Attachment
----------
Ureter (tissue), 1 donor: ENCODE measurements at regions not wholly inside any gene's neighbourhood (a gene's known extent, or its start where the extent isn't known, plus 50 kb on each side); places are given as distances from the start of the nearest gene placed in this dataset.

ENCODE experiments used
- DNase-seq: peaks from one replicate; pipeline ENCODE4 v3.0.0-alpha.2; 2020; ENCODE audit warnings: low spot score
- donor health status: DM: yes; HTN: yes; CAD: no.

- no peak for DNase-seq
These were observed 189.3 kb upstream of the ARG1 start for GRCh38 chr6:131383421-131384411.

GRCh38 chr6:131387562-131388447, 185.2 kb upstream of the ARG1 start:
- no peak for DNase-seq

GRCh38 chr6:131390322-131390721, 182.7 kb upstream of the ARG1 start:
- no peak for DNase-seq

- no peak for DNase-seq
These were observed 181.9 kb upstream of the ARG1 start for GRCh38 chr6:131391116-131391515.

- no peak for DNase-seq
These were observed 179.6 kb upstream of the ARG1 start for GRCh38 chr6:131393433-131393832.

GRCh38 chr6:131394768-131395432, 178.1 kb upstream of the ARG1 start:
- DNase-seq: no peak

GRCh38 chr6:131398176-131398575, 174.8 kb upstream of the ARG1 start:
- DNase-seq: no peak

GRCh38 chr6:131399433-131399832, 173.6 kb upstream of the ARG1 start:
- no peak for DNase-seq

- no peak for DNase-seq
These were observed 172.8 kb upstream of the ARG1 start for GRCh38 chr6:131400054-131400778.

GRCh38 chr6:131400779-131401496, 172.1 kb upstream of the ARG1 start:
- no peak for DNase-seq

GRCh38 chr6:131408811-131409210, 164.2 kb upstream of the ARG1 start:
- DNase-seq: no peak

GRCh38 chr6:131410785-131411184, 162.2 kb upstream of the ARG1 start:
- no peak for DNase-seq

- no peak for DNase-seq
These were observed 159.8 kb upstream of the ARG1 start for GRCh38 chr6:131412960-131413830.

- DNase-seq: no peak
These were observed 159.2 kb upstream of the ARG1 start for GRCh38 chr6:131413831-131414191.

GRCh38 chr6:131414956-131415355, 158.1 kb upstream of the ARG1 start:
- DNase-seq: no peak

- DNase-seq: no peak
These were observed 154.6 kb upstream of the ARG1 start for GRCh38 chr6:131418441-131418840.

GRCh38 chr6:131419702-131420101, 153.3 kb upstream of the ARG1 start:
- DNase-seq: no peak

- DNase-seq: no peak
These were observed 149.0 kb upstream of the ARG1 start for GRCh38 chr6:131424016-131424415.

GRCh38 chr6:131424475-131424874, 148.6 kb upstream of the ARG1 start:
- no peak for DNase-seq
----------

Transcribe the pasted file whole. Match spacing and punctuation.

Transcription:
Ureter (tissue), 1 donor: ENCODE measurements at regions not wholly inside any gene's neighbourhood (a gene's known extent, or its start where the extent isn't known, plus 50 kb on each side); places are given as distances from the start of the nearest gene placed in this dataset.

ENCODE experiments used
- DNase-seq: peaks from one replicate; pipeline ENCODE4 v3.0.0-alpha.2; 2020; ENCODE audit warnings: low spot score
- donor health status: DM: yes; HTN: yes; CAD: no.

- no peak for DNase-seq
These were observed 189.3 kb upstream of the ARG1 start for GRCh38 chr6:131383421-131384411.

GRCh38 chr6:131387562-131388447, 185.2 kb upstream of the ARG1 start:
- no peak for DNase-seq

GRCh38 chr6:131390322-131390721, 182.7 kb upstream of the ARG1 start:
- no peak for DNase-seq

- no peak for DNase-seq
These were observed 181.9 kb upstream of the ARG1 start for GRCh38 chr6:131391116-131391515.

- no peak for DNase-seq
These were observed 179.6 kb upstream of the ARG1 start for GRCh38 chr6:131393433-131393832.

GRCh38 chr6:131394768-131395432, 178.1 kb upstream of the ARG1 start:
- DNase-seq: no peak

GRCh38 chr6:131398176-131398575, 174.8 kb upstream of the ARG1 start:
- DNase-seq: no peak

GRCh38 chr6:131399433-131399832, 173.6 kb upstream of the ARG1 start:
- no peak for DNase-seq

- no peak for DNase-seq
These were observed 172.8 kb upstream of the ARG1 start for GRCh38 chr6:131400054-131400778.

GRCh38 chr6:131400779-131401496, 172.1 kb upstream of the ARG1 start:
- no peak for DNase-seq

GRCh38 chr6:131408811-131409210, 164.2 kb upstream of the ARG1 start:
- DNase-seq: no peak

GRCh38 chr6:131410785-131411184, 162.2 kb upstream of the ARG1 start:
- no peak for DNase-seq

- no peak for DNase-seq
These were observed 159.8 kb upstream of the ARG1 start for GRCh38 chr6:131412960-131413830.

- DNase-seq: no peak
These were observed 159.2 kb upstream of the ARG1 start for GRCh38 chr6:131413831-131414191.

GRCh38 chr6:131414956-131415355, 158.1 kb upstream of the ARG1 start:
- DNase-seq: no peak

- DNase-seq: no peak
These were observed 154.6 kb upstream of the ARG1 start for GRCh38 chr6:131418441-131418840.

GRCh38 chr6:131419702-131420101, 153.3 kb upstream of the ARG1 start:
- DNase-seq: no peak

- DNase-seq: no peak
These were observed 149.0 kb upstream of the ARG1 start for GRCh38 chr6:131424016-131424415.

GRCh38 chr6:131424475-131424874, 148.6 kb upstream of the ARG1 start:
- no peak for DNase-seq